Anoyo (meaning ‘the world over there’) goes back to Japan, drawing once again from sessions with Tokyo Gakuso, who featured on last year’s mind-bending Konoyo. Inspired by a form of Japanese classical music performed at the Imperial Court and recorded in a temple on the outskirts of Tokyo, Anoyo, releasing May 10 via Kranky, is starker than its predecessor, a skeletal and stick-thin entry with a contained inner power, stripped of all outer fat and tonal indulgence. Hecker clothes the music with composure and elegance in what is a different area of the same temple.
Like a candle in a subtle breeze, Tim Hecker’s music flickers into life, rising through intense dynamic change and yet capable of falling back into stillness and reservation. Nothing is ever seen head-on. His apparitions appear at odd angles and the music thoroughly rejects conformity. The traditional atmosphere evokes emperors of old, and ancient rituals seep through to the listener, but Anoyo tunes into the 21st Century, too. With a healthy respect for tradition, the music sways like a hypnotized cobra, its traditional gagaku movements evoking a limitless space in which notes can ascend and bend.
Hecker’s music is striking and respectful, wanting to meld the two worlds of tradition and experimentation – as is the case on the closer – while keeping a watchful eye upon the music’s original sound, the state of its soul and the purity of its essence. Hecker never loses sight of the temple in which the music was recorded. The temple, not necessarily the instrumentation, is paramount to Anoyo’s sound, becoming both first stone and first tone. The music echoes with its reverential atmosphere, drenching the album in smoke as well as the cultural and emotional importance of its architecture, its tradition and ritual, from which a spiritual connection may form. The outpouring of shock and grief as tragedy engulfed Notre Dame highlighted the emotional and spiritual power between place and person. They stand guard over us, symbolizing and defining a culture and a nation. We tie ourselves to them.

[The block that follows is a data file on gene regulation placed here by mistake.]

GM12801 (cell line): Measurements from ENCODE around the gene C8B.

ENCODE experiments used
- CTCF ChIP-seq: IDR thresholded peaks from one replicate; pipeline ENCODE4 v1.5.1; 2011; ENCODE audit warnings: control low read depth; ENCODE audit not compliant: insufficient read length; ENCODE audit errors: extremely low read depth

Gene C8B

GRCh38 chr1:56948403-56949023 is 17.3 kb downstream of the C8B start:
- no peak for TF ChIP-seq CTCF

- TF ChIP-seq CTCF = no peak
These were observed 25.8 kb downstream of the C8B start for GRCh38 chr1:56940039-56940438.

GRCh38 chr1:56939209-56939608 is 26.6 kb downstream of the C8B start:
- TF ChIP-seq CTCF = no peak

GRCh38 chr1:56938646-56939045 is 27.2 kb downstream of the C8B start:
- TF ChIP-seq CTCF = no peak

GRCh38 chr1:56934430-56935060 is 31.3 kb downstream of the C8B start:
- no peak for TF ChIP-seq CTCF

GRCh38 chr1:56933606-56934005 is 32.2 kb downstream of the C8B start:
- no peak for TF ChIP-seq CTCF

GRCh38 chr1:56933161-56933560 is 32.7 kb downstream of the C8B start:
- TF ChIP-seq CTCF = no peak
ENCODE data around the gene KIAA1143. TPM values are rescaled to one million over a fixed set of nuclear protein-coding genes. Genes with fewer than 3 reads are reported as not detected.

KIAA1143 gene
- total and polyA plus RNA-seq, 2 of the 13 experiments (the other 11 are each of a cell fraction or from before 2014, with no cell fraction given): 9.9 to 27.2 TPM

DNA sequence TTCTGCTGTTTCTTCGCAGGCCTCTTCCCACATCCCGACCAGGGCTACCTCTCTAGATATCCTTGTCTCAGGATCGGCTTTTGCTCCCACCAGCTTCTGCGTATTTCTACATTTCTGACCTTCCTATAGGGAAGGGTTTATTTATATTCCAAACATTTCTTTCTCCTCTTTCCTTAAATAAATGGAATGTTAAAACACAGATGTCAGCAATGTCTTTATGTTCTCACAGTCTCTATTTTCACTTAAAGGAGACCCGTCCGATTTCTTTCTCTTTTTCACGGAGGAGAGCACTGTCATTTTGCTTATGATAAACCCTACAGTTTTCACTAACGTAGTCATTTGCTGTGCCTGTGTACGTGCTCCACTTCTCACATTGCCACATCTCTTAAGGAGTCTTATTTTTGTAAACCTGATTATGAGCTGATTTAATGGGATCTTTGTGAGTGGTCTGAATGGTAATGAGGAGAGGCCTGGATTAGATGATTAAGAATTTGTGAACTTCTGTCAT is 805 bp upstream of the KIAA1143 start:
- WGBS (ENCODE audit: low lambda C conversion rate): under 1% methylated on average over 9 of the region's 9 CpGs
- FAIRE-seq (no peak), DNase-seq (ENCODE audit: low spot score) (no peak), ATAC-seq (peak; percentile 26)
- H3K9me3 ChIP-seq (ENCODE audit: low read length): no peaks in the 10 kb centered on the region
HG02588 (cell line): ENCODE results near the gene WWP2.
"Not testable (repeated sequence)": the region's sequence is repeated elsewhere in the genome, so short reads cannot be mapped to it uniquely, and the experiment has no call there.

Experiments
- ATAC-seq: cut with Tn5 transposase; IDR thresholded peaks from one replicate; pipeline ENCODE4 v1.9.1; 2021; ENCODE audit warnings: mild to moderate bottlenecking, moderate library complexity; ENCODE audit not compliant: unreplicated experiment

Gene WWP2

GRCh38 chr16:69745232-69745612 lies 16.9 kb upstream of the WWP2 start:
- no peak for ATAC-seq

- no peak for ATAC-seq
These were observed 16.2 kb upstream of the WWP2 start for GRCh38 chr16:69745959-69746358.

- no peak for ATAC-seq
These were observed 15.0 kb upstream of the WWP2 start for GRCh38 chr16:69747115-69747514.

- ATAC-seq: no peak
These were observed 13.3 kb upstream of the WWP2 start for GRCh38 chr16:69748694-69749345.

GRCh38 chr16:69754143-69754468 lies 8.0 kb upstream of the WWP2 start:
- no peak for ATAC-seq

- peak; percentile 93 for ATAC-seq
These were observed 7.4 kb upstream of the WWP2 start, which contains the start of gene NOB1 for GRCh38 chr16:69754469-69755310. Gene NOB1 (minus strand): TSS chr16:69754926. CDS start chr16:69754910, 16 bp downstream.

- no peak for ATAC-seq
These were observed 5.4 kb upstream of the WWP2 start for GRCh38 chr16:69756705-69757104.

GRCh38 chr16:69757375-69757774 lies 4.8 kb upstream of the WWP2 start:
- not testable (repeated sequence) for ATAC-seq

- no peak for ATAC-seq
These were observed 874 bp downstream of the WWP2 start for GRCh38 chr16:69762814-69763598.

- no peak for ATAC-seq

Above all, Anoyo is full of healthy respect, but Hecker’s more than willing to innovate, transcribing the traditional and bending the tonal possibilities of its ancient instrumentation. So we hear its weeping and wailing, as well as the dramatic bombast of a call-to-arms, a war-cry which transfers to a red-blooded synth, as sharp as any sword and matching the flame-red sun at the centre of the nation’s flag – the Hinomaru, the ‘circle of the sun’. Its music has been a witness to many eras. Hecker turns the tone while keeping the essence bottled up and confined to a space of quiet safety. The tones rise like the sun, a red streak of dawn arching up and over the temple, covering it in shades of fiery light. And like the dawn, Anoyo is an entirely new work, an elemental piece of music, curated from atmosphere and nothing else. The surrounding mist is as much a part of its music as its humble use of wood and string. Shrouded in reverence and lighted only by candles, Anoyo is a work of solitude – not loneliness – in spite of its many contributors, seeping in through its long, drawn-out notes and its continual stream of smoke.